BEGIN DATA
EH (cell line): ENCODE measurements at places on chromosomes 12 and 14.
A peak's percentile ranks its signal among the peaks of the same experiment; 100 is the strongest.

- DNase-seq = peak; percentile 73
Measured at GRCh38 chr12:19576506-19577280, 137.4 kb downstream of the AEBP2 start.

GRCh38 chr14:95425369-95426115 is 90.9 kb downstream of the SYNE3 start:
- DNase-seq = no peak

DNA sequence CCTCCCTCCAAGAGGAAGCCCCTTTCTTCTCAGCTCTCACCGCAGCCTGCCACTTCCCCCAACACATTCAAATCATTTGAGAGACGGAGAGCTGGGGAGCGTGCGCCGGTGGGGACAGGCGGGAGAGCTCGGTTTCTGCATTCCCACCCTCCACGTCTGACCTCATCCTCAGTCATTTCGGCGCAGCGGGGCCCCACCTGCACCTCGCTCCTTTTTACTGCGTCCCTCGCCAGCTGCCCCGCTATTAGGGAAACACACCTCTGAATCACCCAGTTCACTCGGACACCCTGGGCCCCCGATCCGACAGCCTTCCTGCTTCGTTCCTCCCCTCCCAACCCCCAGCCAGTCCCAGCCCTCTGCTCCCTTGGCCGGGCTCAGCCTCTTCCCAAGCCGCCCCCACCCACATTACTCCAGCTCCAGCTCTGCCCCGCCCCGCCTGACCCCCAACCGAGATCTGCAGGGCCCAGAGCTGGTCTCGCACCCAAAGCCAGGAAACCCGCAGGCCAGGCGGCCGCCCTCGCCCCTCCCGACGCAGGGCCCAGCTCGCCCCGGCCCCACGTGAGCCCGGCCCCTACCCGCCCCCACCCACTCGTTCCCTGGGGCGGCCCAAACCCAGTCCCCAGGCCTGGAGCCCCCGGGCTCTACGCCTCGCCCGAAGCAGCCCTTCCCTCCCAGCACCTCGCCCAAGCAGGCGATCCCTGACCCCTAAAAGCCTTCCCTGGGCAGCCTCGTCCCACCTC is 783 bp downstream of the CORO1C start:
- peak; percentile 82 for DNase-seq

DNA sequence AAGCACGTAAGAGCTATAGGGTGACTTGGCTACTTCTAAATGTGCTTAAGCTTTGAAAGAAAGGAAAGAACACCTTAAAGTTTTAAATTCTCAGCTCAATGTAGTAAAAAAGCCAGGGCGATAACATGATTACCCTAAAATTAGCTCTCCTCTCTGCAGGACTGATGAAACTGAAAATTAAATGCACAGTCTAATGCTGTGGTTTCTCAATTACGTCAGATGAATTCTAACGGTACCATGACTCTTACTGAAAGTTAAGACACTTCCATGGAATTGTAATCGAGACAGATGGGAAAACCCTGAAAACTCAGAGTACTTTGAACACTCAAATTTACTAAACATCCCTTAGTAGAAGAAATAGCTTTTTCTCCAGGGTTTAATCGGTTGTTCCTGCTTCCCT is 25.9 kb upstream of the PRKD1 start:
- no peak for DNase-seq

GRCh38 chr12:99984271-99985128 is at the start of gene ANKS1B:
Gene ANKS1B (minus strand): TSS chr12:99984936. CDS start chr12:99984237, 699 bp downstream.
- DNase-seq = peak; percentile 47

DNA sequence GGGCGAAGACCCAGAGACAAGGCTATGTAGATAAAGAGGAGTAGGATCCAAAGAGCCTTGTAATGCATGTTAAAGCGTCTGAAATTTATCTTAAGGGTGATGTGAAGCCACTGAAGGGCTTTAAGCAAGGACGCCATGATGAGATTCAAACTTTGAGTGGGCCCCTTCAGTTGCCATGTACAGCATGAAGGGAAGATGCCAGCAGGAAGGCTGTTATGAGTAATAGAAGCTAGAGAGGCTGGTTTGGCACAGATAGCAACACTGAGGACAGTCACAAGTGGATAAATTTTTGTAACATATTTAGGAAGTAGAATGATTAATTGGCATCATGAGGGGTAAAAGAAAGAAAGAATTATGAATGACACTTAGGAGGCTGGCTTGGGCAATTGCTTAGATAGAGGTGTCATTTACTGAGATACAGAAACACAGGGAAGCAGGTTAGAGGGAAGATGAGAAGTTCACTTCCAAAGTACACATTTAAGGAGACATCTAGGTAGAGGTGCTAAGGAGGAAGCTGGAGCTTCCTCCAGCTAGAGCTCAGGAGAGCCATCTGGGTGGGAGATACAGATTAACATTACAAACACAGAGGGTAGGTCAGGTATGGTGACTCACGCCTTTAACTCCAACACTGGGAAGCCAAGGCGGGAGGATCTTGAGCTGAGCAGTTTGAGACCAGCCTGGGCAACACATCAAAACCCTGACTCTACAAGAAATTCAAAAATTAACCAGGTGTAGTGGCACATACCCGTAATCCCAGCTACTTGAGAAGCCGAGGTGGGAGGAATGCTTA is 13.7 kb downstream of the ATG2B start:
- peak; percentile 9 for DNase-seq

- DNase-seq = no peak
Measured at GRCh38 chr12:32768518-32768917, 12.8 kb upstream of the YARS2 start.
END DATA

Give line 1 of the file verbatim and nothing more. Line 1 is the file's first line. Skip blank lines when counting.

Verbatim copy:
EH (cell line): ENCODE measurements at places on chromosomes 12 and 14.